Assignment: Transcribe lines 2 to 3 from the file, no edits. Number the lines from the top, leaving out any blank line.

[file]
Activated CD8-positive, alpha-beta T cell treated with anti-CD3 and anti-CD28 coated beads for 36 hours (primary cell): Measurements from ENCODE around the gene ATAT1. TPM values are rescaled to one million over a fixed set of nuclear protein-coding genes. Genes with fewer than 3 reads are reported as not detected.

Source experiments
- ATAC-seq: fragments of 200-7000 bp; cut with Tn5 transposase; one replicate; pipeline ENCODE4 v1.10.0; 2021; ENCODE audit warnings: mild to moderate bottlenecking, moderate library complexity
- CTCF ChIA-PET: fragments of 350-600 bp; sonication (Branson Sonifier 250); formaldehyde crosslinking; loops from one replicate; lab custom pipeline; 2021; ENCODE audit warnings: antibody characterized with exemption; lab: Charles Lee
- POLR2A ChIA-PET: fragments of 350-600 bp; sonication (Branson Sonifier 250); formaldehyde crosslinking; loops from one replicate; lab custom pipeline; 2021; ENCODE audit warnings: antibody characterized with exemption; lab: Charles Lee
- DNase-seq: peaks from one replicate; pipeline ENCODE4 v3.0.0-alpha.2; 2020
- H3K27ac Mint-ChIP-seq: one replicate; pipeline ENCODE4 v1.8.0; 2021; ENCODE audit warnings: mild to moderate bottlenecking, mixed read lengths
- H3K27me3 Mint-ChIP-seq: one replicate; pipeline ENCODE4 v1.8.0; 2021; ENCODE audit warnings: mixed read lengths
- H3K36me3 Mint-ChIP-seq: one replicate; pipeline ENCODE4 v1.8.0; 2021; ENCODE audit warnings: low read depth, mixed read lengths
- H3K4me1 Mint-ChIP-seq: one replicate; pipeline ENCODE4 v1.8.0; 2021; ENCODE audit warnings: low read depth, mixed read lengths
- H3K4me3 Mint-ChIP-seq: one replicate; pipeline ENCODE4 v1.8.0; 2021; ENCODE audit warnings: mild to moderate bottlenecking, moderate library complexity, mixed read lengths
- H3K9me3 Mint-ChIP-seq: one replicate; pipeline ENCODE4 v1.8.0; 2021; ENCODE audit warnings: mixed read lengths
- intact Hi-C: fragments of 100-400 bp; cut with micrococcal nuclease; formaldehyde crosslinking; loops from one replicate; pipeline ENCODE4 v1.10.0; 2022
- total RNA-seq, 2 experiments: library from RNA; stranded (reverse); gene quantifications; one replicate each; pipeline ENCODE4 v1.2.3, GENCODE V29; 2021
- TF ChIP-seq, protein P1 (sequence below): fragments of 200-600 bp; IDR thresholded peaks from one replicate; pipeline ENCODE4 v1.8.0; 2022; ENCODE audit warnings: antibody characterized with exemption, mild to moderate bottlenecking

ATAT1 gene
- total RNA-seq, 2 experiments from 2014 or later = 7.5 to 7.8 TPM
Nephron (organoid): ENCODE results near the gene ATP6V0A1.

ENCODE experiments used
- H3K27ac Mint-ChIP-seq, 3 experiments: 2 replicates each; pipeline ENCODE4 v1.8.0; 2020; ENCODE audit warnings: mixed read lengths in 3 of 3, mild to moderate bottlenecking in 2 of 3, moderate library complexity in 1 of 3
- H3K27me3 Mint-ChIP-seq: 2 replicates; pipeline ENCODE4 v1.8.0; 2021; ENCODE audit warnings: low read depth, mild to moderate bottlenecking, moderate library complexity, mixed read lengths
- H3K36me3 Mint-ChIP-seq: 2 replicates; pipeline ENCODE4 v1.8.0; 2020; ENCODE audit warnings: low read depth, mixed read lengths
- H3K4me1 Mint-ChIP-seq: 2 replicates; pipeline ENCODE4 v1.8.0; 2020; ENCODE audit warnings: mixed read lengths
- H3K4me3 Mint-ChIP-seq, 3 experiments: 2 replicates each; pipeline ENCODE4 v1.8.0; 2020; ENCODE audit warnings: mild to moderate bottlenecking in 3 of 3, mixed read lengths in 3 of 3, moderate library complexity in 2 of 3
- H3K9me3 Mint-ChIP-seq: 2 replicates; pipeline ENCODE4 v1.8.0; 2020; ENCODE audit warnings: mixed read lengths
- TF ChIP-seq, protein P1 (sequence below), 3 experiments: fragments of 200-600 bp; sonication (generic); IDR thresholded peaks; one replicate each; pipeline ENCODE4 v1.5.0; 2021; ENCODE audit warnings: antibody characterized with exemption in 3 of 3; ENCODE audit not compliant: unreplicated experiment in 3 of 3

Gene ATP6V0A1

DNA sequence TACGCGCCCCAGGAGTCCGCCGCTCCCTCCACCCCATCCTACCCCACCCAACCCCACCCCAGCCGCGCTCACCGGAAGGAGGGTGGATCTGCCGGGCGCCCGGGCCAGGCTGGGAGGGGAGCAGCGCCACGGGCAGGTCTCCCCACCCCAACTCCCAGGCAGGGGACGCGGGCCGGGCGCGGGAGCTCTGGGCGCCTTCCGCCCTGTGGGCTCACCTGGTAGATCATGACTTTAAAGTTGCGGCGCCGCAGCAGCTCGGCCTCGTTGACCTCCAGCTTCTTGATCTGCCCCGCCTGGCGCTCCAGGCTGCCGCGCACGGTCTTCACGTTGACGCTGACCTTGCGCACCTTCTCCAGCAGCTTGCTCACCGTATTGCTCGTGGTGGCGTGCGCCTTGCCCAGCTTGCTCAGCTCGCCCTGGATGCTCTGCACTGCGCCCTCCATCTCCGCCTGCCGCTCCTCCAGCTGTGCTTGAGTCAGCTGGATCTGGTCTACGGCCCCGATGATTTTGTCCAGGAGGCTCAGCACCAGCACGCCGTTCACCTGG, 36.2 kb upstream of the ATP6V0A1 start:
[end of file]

Source experiments
- ATAC-seq: fragments of 200-7000 bp; cut with Tn5 transposase; one replicate; pipeline ENCODE4 v1.10.0; 2021; ENCODE audit warnings: mild to moderate bottlenecking, moderate library complexity